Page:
Here, in his own words and pictures, is David Wells' story of how he rebuilt his Vire 7, Serial number NO 24877
I bought "Harrier", a Thompson T27, in the Spring of 2003. It came cheap as there was no engine fitted, so I spent the summer under outboard power.
I inherited a Vire 7 from a chap in Southampton after repairing the seals on his Volvo Penta water pump; it seemed a fair exchange. I dragged it home and stripped it. Its condition was average with just about everything showing a little wear so I cleaned it and reassembled it. A new plug and gearbox oil, connected to the garden hose it refused to start. I tested for a spark and found none. I did a quick rewire of the ignition so I could use an external coil and condenser and hey presto she ran. Further investigation revealed a defective condenser. I duly ordered one from Fairways Marine and fitted it to find that I now had a working ignition system. Although the Vire ran perfectly it sounded a little rough, there was a fair bit of bearing noise. Unsure what should be done I put the engine under the bench in the garage.
Whilst browsing in a Junk shop in Birmingham I spotted another Vire 7 under a pile of motorcycle bits. After some haggling over how badly seized it was I purchased it for £50.
Externally it was much newer than my other Vire; I felt that with two sets of parts I could build one decent engine. It also had a rather neat stainless water trap/box on the exhaust . At home on the bench I set about un-seizing the piston. I tried everything: hot oil; tapping with a hide mallet; compressed air. It wouldn't move although I could get the cylinder base flange to about 25mm above its seat, at which point a quantity of rusty water was ejected. I inverted the entire engine and filled the cylinder/head/piston assembly with paraffin. Six days later I managed to tap the barrel off with a mallet to reveal a badly mangled piston.
Mangled piston 1
The rest of the strip down was straightforward. This time I decided to replace everything that needed it. The crankcases had been flooded so I had to assume that the big end was rusty. I borrowed a friend's fly press to push out the crank pin but after an hour of trying it hadn't moved a millimeter. A local garage has a twenty ton press, so after a small bribe I was able to get the crankpin out.
Connecting Rod, Big-End Bearing, and Crank Pin (Parts #15, 16 and 17 in Fig. 12 of the Spare Parts List)
The big end bearing was rusty and worn and easily replaced by my local bearing shop "Goldline Bearings" in Telford with a K25 x 33 x20 mm needle roller cage bearing. Webmaster's Note: Other contacts have given the dimensions of the bearing as 25mm x 35mm x 20mm.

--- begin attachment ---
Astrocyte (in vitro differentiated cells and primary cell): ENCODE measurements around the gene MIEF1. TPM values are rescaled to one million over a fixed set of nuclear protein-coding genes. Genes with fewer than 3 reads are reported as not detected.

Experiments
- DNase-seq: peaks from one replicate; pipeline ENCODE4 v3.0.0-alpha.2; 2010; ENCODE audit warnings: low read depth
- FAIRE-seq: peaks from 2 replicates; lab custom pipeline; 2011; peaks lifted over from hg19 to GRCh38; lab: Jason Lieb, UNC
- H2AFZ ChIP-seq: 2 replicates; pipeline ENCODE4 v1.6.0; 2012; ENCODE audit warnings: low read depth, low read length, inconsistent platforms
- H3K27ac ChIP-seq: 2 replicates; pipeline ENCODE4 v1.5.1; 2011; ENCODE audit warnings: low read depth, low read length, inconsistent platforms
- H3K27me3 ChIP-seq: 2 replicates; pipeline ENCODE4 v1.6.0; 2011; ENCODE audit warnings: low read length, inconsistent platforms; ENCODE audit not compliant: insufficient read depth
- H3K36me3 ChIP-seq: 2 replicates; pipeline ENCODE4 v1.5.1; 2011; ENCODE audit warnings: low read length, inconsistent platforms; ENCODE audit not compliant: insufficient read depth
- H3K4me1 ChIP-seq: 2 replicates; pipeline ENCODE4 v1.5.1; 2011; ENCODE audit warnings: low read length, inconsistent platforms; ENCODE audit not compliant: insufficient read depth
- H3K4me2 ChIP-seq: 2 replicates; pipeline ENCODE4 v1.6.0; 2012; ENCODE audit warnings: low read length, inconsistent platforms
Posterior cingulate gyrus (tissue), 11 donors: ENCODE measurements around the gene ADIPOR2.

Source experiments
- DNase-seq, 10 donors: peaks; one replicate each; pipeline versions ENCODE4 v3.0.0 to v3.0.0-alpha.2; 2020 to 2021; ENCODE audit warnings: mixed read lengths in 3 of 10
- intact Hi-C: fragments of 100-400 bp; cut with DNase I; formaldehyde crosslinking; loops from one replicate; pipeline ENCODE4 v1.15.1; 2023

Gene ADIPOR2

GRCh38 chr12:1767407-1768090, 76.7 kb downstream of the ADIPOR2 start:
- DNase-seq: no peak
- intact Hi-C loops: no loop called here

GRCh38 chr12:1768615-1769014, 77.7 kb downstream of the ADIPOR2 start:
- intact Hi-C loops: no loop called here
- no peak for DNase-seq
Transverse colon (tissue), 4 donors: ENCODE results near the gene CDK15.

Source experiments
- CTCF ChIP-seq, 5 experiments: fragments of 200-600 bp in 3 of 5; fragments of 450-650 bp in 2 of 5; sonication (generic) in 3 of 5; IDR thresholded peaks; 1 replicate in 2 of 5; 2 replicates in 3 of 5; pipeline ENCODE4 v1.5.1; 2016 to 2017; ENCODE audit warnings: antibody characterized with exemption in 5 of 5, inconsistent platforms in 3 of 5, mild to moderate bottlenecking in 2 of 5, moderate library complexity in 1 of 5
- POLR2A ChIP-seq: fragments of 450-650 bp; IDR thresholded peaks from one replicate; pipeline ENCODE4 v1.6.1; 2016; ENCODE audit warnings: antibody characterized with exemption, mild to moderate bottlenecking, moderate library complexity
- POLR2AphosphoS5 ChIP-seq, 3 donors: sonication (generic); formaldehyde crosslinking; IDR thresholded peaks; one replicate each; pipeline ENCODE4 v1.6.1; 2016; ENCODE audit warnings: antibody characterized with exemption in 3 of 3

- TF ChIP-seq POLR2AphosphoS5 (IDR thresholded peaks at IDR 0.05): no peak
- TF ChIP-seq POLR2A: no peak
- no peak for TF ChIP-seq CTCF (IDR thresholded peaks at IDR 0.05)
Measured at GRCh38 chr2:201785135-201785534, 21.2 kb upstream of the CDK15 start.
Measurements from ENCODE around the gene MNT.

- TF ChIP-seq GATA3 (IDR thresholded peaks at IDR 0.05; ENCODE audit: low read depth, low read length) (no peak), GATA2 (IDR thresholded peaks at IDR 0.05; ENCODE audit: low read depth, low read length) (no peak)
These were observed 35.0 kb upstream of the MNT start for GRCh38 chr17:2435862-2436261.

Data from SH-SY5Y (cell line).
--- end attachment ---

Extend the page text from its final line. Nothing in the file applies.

New Big-end Bearing
Old Bearing (left), New Bearing (centre) and frozen Crank Pin (right),
with Connecting Rod (foreground)
(frozen doesn't mean seized, it means just what it says - straight out of the deep freeze (see below for an explanation)
I dressed the crank pin with an oilstone and measured along its length; there was negligible wear.
Two 20 mm mandrels were turned to align the crankpin.
Crank with home-made 20mm Alignment Mandrels
The crank pin went in the freezer overnight and the crank webs spent an hour in the oven, then the whole lot was taken quickly back to the garage where I pressed in the crank pin and then pushed out the mandrels.
Crankshaft (a.k.a. crank webs) in the Oven (Parts #8 and 18 in Fig. 12 of the Spare Parts List)
Webmaster's Note: Heating the cranks causes them to swell, enlarging the holes for the crank pin. Conversely, freezing the crank pin causes it to shrink. The net result is that it's easier to reassemble the crankshaft, pin and bearing - although you will probably still need a 20 ton hydraulic press.
I used the little end from my first engine as the original showed signs of wear.
Small-end Bearing and Piston Pin (Parts #14 and 10 in Fig. 12 of the Spare Parts List)
The main bearings were VW beetle rear wheel bearings but were rusty and damaged so a new set was purchased.
New Main Bearing (one of two - Parts #7 in Fig. 12 of the Spare Parts List)
The crankcases were warmed and the bearing pressed in along with new seals.
I contacted Fairways Marine to order a new piston and after I'd picked myself off the floor I decided that £250 (375 Euro) for a piston was excessive. Luckily, Damian, the Webmaster of this website, came to my rescue and very kindly donated his old piston. It had slight scoring which cleaned up and I honed the barrels with a glaze buster and assembled the engine, making new paper gaskets where needed.
Crankcase re-assembled, ready to re-fit the Cylinder
The gearbox was checked and found to be OK. The water pump was rebuilt with new seals and impellor, and fitted.
Impellor and Waterpump Mounting Plate
Ready to re-fit the Gearbox Webmaster's Note: Notice the brass "banjo" fitting for the water outlet on the bottom of the cylinder. This differs slightly from the more common "fixed" fitting. If you loosen the "banjo", take care to re-align it correctly when refitting it, in order to ensure that water still flows freely through the fitting.
Gearbox, ready to re-fit (I know, the colour doesn't match, but who's going to notice ?)
Mechanical Parts reassembled - now for the Ignition
The carb was stripped and cleaned and the diaphragm was checked for leaks, timing was set using the marks I made before disassembly.
Mounted on my Black and Decker workmate the garden hose was connected to the inlet, a Ducati muffler to the exhaust to keep the neighbors happy. Petrol and some power from the jump leads and the Vire started immediately and settled down to a steady tick over.
Beautiful Sight - Worth the Effort
See part 2. "Fitting in the boat" coming soon.
Serial number NO 24877